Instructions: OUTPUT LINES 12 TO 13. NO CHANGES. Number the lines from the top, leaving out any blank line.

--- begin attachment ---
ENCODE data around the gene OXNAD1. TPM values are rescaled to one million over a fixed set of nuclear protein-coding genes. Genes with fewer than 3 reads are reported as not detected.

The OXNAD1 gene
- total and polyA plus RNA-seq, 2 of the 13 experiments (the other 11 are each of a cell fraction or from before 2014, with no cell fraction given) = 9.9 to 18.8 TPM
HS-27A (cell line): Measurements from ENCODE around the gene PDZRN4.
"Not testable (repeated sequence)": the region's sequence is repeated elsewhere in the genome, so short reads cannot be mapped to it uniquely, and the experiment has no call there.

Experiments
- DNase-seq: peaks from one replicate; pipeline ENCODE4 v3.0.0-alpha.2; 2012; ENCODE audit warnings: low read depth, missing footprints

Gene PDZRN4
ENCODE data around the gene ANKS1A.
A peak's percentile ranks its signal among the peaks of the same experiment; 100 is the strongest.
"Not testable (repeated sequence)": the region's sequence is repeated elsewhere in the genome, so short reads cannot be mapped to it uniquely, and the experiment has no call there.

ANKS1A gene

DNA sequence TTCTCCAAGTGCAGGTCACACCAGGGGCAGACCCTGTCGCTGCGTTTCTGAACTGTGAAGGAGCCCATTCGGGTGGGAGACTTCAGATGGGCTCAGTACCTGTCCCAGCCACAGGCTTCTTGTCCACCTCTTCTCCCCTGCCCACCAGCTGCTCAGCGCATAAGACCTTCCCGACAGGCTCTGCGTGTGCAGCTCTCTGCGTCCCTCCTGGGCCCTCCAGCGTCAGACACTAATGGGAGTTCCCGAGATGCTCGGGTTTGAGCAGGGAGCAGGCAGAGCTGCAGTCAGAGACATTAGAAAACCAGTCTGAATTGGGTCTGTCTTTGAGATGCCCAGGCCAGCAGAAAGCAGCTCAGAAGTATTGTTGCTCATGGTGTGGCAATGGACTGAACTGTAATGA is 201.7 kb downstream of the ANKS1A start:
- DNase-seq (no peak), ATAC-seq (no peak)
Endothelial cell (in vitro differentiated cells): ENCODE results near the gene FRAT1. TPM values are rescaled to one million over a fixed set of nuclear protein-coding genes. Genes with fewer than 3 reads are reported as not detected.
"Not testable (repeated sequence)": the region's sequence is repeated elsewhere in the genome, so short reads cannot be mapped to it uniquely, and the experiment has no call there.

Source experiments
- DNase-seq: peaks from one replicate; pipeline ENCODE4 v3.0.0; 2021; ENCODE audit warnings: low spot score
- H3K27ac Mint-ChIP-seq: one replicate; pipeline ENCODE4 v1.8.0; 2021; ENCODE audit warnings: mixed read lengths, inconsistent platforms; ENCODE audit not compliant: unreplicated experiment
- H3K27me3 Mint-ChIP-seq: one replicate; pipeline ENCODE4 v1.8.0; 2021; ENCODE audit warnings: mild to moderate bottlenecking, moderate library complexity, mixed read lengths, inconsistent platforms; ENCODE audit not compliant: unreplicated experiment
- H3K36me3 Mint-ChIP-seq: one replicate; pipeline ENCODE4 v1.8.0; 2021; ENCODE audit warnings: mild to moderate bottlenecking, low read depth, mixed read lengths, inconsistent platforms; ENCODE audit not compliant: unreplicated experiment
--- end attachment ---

ANKS1A gene

DNA sequence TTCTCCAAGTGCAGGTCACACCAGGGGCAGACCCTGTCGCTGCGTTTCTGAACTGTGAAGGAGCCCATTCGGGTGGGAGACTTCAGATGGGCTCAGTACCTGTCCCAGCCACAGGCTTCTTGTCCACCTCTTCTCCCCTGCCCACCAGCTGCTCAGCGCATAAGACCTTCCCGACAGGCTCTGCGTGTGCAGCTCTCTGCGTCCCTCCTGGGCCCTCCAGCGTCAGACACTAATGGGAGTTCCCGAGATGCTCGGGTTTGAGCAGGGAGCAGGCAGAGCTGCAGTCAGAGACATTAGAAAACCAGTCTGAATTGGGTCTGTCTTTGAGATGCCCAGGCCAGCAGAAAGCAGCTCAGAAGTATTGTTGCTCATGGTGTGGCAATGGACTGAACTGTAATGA is 201.7 kb downstream of the ANKS1A start: